Middle East hotel performance boosted by improvements in UAE and Saudi Arabia, while North Africa sees sharp falls.
Unrest afar lifts some Gulf hotels
Unrest in some countries in the region continued to drag down occupancy levels at hotels in North Africa, while diverted travel to the UAE helped to boost the occupancy numbers for the Middle East, according to a new report.
"With the Arab spring and its consequences still ongoing across parts of northern Africa and the Middle East, northern Africa reported a 45 per cent revenue per available room drop, mainly driven by occupancy declines as demand stayed away," said Elizabeth Randall, the managing director of STR Global, a hotel industry research company. "The Middle East's overall performance increased in occupancy and average room rate, driven by improvements in the largest two hotel markets of the region - Saudi Arabia and the United Arab Emirates."
In the Middle East, average hotel occupancy increased to 69.1 per cent last month from 67.6 per cent in April last year. Hoteliers in Dubai in particular say they have benefited from the regional unrest, with the data showing that revenue per available room increased 13.3 per cent to US$216.67 (Dh795.82) last month over April last year.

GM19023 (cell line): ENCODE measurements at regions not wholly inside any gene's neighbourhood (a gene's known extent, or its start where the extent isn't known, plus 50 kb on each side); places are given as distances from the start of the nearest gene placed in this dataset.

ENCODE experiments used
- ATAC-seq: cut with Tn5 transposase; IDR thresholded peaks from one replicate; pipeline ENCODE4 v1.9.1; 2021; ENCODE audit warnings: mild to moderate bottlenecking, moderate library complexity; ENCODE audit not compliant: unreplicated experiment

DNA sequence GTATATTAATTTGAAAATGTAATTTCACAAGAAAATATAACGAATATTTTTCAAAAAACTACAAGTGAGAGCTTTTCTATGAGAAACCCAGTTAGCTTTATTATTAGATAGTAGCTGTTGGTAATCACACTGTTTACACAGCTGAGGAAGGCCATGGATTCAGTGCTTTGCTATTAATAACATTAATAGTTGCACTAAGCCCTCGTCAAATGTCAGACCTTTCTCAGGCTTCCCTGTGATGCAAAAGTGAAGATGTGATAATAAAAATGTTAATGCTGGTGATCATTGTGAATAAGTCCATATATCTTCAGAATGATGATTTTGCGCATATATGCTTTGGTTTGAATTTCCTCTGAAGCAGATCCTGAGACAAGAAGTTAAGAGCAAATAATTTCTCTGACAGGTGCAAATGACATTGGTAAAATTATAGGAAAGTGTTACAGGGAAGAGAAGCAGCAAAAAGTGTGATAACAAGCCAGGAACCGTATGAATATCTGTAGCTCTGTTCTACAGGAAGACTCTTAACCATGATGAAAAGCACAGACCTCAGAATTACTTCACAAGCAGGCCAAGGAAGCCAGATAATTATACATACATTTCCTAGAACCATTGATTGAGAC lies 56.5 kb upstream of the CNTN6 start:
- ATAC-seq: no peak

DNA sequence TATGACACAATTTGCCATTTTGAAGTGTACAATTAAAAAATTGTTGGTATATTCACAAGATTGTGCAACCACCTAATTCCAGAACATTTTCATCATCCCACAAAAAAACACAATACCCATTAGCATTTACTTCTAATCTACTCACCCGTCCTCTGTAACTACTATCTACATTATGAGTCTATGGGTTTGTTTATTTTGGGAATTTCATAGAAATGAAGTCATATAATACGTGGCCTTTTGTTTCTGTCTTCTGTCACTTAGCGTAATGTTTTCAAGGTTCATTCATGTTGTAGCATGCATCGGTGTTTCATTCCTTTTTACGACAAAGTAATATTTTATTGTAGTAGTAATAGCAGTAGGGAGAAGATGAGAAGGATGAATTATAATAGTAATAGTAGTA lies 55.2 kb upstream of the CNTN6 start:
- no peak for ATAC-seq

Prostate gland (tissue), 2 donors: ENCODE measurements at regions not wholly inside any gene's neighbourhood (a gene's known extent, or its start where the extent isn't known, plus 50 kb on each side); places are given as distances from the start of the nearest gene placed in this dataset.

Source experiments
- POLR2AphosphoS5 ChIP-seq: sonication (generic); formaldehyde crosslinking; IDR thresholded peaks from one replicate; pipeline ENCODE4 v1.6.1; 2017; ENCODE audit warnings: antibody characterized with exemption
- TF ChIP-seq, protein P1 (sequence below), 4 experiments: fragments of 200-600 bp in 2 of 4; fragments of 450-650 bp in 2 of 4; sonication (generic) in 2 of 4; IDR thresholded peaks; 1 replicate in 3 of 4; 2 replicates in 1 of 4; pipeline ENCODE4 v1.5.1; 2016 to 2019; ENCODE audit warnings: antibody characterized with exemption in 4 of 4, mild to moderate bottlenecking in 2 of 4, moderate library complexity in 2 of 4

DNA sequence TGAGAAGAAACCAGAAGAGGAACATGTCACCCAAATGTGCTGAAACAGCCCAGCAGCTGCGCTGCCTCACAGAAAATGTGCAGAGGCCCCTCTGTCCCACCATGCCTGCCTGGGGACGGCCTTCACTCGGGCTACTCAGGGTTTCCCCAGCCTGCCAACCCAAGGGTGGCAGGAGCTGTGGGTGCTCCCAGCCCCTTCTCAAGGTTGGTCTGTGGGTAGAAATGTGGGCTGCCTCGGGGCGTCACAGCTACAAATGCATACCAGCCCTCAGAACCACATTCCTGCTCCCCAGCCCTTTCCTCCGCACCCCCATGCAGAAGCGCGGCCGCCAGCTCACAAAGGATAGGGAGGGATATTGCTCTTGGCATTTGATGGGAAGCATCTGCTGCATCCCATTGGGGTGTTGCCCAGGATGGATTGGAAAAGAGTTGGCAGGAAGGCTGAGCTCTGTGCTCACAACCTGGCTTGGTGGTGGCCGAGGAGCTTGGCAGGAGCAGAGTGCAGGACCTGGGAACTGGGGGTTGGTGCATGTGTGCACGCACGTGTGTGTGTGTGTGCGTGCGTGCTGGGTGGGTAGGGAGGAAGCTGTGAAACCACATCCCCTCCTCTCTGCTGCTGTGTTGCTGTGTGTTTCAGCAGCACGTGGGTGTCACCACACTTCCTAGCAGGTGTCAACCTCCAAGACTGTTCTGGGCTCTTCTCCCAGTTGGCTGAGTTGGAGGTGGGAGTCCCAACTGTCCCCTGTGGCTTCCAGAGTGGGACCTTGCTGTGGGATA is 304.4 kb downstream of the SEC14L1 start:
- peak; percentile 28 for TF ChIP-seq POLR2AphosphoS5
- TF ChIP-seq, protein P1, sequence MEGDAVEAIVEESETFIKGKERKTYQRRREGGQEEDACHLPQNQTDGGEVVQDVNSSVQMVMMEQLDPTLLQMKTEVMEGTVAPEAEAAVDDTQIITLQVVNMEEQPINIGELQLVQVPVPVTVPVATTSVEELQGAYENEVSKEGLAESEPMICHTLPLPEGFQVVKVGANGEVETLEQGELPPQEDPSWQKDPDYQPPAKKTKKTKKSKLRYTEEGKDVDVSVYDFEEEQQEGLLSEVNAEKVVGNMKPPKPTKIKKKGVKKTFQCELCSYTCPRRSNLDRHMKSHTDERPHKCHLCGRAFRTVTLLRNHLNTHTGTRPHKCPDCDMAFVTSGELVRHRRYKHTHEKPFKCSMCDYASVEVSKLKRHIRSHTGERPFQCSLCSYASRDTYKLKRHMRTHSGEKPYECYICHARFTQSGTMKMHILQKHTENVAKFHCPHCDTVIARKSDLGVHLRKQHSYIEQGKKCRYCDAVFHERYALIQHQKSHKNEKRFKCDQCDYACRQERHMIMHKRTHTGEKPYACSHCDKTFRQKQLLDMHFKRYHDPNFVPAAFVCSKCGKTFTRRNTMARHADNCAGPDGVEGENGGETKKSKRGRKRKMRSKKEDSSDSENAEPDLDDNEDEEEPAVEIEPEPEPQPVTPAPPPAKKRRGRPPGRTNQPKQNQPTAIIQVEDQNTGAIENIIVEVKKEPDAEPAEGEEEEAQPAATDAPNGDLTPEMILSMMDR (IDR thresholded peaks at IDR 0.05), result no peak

For the same period in Abu Dhabi, hotel occupancy rose 15.7 per cent to 69.3 per cent, but room rates declined 20.3 per cent to $164.97.
Hotels in Saudi Arabia experienced a 26.3 per cent increase in revenue per available room.
Cairo hotel occupancy fell 52.1 per cent to 33 per cent from April last year. Cairo's 33 per cent hotel occupancy last month was better than March's 23.3 per cent.
"Everybody was surprised by the intensity of the unrest," said Jim FitzGibbon, the president of worldwide hotel operations for Four Seasons, which has hotels in Egypt and Syria. He said occupancy at its Damascus hotel was in "the 20 per cent range".
"No question, Syria is a concern for everybody," he said.
Four Seasons yesterday said it expected to open a hotel in Dubai within three years, after plans for a property in Festival City fell through. The luxury operator has a property under development on Sowwah Island in Abu Dhabi.
"Hopefully" a deal for Dubai would be announced this year, said Mr FitzGibbon.
Four Seasons and Al-Futtaim announced plans in 2004 to build the Four Seasons Hotel Dubai at Festival City, to accompany Al Badia golf course. Four Seasons gave up the management of the golf course in 2009, as the hotel never materialised.
Four Seasons belongs to Kingdom Holding, which is owned by Prince Alwaleed bin Talal bin Abdulaziz Al Saud of Saudi Arabia, and by Cascade, the investment company of the Gates Foundation.